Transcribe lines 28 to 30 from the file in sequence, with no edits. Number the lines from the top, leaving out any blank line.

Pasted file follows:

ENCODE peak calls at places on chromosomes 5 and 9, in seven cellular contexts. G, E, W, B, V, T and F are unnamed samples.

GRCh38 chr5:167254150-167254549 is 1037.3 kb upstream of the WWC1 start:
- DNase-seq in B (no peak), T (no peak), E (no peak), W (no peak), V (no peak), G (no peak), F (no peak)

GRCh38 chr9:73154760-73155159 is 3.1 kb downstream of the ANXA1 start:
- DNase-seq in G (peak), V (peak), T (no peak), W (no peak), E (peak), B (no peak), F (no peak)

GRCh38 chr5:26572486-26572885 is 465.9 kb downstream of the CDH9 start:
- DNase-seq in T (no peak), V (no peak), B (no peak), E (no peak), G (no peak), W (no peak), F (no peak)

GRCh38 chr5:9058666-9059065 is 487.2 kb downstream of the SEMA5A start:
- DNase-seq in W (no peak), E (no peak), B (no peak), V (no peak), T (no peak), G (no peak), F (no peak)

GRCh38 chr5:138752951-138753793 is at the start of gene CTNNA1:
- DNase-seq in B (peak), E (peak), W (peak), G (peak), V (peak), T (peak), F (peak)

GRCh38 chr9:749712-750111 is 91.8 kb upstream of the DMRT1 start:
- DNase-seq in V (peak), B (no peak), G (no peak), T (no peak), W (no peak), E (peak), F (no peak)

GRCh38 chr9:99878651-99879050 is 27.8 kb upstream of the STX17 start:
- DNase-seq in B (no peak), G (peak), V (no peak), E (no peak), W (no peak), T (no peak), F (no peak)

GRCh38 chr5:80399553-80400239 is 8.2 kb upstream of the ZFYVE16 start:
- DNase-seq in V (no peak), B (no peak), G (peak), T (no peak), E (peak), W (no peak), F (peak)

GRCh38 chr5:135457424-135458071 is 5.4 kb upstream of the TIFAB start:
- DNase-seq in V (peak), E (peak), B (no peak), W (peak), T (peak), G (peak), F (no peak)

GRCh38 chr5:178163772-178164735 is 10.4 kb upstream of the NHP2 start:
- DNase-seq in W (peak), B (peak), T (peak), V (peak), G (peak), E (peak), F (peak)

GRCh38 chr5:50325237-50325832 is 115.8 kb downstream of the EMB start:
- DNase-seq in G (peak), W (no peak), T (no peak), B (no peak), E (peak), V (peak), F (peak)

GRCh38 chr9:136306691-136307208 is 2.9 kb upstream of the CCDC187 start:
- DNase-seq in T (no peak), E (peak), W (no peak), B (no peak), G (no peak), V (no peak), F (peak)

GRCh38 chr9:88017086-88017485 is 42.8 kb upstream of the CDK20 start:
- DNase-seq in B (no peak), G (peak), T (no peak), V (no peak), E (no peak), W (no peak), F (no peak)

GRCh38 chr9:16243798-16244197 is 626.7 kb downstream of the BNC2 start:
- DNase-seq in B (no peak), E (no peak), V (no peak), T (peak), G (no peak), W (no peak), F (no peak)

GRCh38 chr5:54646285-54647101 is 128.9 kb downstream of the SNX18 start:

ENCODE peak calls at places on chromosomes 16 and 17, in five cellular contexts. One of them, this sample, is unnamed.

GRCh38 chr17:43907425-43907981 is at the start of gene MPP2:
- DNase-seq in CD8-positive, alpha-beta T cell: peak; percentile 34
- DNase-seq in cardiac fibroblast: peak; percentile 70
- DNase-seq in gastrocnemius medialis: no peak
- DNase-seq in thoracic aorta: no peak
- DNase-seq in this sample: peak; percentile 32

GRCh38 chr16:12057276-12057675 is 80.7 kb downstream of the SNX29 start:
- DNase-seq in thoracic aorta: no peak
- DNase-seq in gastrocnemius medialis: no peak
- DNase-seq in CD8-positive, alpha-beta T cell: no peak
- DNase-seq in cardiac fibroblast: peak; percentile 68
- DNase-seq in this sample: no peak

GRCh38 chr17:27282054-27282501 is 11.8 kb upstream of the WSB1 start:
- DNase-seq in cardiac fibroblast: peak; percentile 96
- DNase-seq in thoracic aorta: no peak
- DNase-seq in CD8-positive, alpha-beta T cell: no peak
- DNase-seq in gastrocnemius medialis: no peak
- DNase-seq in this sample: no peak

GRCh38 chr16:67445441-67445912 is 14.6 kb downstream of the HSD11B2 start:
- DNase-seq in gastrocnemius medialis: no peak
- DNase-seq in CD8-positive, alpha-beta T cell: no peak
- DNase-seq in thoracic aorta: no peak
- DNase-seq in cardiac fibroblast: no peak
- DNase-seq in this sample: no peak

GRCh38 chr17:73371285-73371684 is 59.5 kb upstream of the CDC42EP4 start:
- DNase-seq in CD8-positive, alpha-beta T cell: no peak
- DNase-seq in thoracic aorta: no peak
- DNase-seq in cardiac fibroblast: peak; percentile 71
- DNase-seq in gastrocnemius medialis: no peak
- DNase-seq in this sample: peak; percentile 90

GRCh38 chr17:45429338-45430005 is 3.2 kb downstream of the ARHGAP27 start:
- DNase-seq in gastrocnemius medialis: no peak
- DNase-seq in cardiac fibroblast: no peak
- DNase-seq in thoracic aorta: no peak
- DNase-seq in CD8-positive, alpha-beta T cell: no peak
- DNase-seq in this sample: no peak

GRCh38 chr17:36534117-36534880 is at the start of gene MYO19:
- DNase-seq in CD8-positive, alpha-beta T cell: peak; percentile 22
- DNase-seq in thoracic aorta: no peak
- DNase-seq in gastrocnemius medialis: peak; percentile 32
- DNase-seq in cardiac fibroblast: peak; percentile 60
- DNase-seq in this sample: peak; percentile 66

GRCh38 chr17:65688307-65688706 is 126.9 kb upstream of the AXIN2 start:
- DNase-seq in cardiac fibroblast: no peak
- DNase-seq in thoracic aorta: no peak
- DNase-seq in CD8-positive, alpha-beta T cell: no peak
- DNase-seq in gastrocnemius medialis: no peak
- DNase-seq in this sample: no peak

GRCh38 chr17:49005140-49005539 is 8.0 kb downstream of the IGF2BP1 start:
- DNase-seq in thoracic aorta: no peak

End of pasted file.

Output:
GRCh38 chr9:16243798-16244197 is 626.7 kb downstream of the BNC2 start:
- DNase-seq in B (no peak), E (no peak), V (no peak), T (peak), G (no peak), W (no peak), F (no peak)

GRCh38 chr5:54646285-54647101 is 128.9 kb downstream of the SNX18 start: